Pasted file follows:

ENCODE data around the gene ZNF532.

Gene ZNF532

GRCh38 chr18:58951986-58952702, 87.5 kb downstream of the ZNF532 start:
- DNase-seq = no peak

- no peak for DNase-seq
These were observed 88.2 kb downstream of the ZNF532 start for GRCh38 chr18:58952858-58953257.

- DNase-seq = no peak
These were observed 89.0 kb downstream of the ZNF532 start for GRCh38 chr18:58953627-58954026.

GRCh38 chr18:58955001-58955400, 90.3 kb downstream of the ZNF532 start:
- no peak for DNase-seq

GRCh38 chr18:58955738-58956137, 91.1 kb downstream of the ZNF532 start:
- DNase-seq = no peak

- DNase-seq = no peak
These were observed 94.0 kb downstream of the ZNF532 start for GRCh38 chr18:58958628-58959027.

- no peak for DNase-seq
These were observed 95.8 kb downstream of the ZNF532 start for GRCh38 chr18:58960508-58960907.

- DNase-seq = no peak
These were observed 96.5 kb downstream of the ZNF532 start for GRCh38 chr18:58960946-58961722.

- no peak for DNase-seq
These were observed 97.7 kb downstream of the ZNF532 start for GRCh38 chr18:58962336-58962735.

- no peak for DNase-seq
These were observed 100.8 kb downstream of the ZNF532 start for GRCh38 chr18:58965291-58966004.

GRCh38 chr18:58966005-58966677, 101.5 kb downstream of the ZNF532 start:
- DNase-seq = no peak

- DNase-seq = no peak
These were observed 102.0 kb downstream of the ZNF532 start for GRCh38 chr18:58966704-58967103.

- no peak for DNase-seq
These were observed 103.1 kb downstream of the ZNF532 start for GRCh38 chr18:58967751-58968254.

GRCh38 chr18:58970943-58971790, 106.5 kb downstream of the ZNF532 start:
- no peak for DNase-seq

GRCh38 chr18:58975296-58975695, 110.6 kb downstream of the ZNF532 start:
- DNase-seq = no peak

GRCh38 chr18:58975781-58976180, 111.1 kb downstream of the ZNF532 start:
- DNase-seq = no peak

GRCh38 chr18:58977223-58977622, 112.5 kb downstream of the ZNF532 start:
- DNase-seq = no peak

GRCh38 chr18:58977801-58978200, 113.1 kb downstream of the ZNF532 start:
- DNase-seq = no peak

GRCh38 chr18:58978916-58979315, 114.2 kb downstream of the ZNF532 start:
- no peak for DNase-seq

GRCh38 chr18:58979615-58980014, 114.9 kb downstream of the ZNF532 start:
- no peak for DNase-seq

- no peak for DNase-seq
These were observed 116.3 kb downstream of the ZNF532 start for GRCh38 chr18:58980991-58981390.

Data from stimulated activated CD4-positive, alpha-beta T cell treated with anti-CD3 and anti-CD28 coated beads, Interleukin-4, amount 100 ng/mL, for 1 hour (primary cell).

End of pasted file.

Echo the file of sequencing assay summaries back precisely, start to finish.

ENCODE data around the gene ZNF532.

Gene ZNF532

GRCh38 chr18:58951986-58952702, 87.5 kb downstream of the ZNF532 start:
- DNase-seq = no peak

- no peak for DNase-seq
These were observed 88.2 kb downstream of the ZNF532 start for GRCh38 chr18:58952858-58953257.

- DNase-seq = no peak
These were observed 89.0 kb downstream of the ZNF532 start for GRCh38 chr18:58953627-58954026.

GRCh38 chr18:58955001-58955400, 90.3 kb downstream of the ZNF532 start:
- no peak for DNase-seq

GRCh38 chr18:58955738-58956137, 91.1 kb downstream of the ZNF532 start:
- DNase-seq = no peak

- DNase-seq = no peak
These were observed 94.0 kb downstream of the ZNF532 start for GRCh38 chr18:58958628-58959027.

- no peak for DNase-seq
These were observed 95.8 kb downstream of the ZNF532 start for GRCh38 chr18:58960508-58960907.

- DNase-seq = no peak
These were observed 96.5 kb downstream of the ZNF532 start for GRCh38 chr18:58960946-58961722.

- no peak for DNase-seq
These were observed 97.7 kb downstream of the ZNF532 start for GRCh38 chr18:58962336-58962735.

- no peak for DNase-seq
These were observed 100.8 kb downstream of the ZNF532 start for GRCh38 chr18:58965291-58966004.

GRCh38 chr18:58966005-58966677, 101.5 kb downstream of the ZNF532 start:
- DNase-seq = no peak

- DNase-seq = no peak
These were observed 102.0 kb downstream of the ZNF532 start for GRCh38 chr18:58966704-58967103.

- no peak for DNase-seq
These were observed 103.1 kb downstream of the ZNF532 start for GRCh38 chr18:58967751-58968254.

GRCh38 chr18:58970943-58971790, 106.5 kb downstream of the ZNF532 start:
- no peak for DNase-seq

GRCh38 chr18:58975296-58975695, 110.6 kb downstream of the ZNF532 start:
- DNase-seq = no peak

GRCh38 chr18:58975781-58976180, 111.1 kb downstream of the ZNF532 start:
- DNase-seq = no peak

GRCh38 chr18:58977223-58977622, 112.5 kb downstream of the ZNF532 start:
- DNase-seq = no peak

GRCh38 chr18:58977801-58978200, 113.1 kb downstream of the ZNF532 start:
- DNase-seq = no peak

GRCh38 chr18:58978916-58979315, 114.2 kb downstream of the ZNF532 start:
- no peak for DNase-seq

GRCh38 chr18:58979615-58980014, 114.9 kb downstream of the ZNF532 start:
- no peak for DNase-seq

- no peak for DNase-seq
These were observed 116.3 kb downstream of the ZNF532 start for GRCh38 chr18:58980991-58981390.

Data from stimulated activated CD4-positive, alpha-beta T cell treated with anti-CD3 and anti-CD28 coated beads, Interleukin-4, amount 100 ng/mL, for 1 hour (primary cell).